'Nother NOTE: she's led a lovely, wonderful and somewhat traditional life, and I've been proud of her all along. She inherited - and USED - some gifts from our mother. She decorates her homes with a real gift; she entertains beautifully, and my nieces and nephew are terrific people. They've always had beautiful homes and the opportunity to travel all over the world - and I remember something she said to me once when I went to visit for a couple of days. She looked around at her elegant surroundings, and said, "Every morning when I wake up I feel like I've won the lottery!" Well no, Sister, you didn't -- your life is the result of your skill and eye. And I'm absolutely tickled!

One more NOTE: she truly met her soulmate at the University of Michigan; she and her husband are about the most compatible people I've ever seen, still romantical after fifty years, and although we haven't spent much of our lives "together", I know the truth of that because all of their friends at the anniversary party, who have been with them about from the start, said the same thing. She's a shining example.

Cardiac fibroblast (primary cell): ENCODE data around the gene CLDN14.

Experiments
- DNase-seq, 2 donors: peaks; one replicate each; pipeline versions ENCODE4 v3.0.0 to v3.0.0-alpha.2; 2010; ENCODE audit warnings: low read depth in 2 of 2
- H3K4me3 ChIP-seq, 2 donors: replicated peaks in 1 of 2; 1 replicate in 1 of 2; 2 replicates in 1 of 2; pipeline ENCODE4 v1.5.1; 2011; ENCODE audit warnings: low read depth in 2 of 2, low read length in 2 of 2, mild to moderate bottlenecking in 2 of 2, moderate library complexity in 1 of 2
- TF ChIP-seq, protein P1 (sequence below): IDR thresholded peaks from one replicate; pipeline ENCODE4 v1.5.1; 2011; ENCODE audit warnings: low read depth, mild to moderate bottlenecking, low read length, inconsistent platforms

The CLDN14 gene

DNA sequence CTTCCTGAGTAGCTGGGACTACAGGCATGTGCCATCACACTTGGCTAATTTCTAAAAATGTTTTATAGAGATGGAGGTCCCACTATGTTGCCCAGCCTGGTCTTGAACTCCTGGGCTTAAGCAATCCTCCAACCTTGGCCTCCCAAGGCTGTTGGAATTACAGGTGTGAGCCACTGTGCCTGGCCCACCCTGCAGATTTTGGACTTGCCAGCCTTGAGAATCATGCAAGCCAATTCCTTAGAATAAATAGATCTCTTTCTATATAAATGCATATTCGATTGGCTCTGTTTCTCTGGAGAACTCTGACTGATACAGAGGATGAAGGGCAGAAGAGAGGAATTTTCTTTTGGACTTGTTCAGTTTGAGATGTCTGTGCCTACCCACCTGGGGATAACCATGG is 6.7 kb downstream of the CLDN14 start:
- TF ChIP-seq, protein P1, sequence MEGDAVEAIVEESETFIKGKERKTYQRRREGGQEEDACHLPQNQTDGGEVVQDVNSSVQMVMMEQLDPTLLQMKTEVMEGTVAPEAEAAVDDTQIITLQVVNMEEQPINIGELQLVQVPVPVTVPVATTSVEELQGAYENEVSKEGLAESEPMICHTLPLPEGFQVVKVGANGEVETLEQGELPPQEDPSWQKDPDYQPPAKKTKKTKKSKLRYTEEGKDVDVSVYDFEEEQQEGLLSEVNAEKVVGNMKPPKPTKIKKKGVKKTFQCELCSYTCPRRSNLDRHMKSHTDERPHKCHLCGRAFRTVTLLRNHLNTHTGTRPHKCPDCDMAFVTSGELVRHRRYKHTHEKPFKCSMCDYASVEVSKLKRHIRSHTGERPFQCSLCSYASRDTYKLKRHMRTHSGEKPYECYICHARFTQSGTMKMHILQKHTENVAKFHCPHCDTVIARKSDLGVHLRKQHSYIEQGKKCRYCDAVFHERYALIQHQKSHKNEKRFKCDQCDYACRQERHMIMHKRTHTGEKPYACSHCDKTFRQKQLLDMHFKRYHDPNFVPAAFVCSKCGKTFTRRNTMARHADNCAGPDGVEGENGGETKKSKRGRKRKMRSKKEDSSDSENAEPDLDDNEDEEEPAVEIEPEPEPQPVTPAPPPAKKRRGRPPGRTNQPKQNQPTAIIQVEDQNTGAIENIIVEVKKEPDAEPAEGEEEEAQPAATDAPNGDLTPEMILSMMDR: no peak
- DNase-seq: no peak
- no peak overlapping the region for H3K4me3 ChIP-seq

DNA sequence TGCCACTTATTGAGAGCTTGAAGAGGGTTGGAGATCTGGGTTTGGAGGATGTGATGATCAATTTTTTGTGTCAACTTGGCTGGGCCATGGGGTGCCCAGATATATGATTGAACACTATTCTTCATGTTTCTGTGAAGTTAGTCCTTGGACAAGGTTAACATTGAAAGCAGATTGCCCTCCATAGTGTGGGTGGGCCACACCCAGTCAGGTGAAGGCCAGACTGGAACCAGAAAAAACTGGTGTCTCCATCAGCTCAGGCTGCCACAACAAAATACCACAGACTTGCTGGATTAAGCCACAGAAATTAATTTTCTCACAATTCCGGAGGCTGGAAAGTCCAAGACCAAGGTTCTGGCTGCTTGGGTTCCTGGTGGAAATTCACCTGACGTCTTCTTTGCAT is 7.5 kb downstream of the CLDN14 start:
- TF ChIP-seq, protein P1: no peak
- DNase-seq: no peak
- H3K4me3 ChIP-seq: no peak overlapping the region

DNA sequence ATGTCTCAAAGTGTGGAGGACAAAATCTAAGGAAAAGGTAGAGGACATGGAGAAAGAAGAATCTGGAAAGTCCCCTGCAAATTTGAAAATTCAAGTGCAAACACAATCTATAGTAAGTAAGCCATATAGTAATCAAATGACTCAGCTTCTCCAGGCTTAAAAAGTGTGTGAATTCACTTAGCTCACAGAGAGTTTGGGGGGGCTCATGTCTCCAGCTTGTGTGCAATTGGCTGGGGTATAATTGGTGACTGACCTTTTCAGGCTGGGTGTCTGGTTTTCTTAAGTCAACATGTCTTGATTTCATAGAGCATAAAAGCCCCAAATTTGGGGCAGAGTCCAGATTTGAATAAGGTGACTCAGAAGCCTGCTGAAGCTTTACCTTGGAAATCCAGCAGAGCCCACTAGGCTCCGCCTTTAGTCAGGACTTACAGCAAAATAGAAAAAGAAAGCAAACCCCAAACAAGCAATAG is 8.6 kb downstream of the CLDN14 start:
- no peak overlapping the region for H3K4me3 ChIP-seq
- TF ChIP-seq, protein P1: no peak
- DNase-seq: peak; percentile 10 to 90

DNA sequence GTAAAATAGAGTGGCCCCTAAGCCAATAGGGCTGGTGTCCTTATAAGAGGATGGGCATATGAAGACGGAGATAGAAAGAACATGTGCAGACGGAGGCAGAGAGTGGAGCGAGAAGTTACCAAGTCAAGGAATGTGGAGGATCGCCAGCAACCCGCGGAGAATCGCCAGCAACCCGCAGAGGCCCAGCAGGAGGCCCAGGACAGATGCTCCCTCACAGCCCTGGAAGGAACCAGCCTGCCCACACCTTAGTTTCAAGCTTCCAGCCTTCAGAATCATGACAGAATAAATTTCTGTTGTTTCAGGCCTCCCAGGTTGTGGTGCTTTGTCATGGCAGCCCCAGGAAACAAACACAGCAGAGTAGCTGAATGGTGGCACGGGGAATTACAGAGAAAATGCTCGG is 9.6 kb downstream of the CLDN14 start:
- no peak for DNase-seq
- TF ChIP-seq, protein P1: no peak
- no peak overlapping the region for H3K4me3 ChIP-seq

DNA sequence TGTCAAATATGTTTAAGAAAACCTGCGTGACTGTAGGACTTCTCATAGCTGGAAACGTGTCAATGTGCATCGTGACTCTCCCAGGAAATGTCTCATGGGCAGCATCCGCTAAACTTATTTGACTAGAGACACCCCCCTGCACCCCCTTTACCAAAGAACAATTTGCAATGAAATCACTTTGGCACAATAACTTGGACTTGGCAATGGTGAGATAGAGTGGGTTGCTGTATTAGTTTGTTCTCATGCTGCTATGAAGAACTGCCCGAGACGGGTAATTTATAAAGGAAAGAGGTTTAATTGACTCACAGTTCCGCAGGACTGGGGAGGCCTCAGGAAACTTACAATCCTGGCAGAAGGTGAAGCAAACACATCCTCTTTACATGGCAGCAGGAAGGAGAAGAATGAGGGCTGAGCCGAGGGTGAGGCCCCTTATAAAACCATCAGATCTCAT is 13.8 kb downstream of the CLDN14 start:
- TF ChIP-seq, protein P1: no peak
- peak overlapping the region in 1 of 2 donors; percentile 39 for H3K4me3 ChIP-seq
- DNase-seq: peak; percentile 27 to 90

And a final NOTE: I'm fond of saying that the only thing we have in common is parents; even that's only partly true, because when she was born, our parents had been married a couple of years and had been children of the Depression; when I was born they'd been married longer, were more established, and we were a Wartime family. I truly went a very different path from my sister's, and that's why we weren't close so much "in between".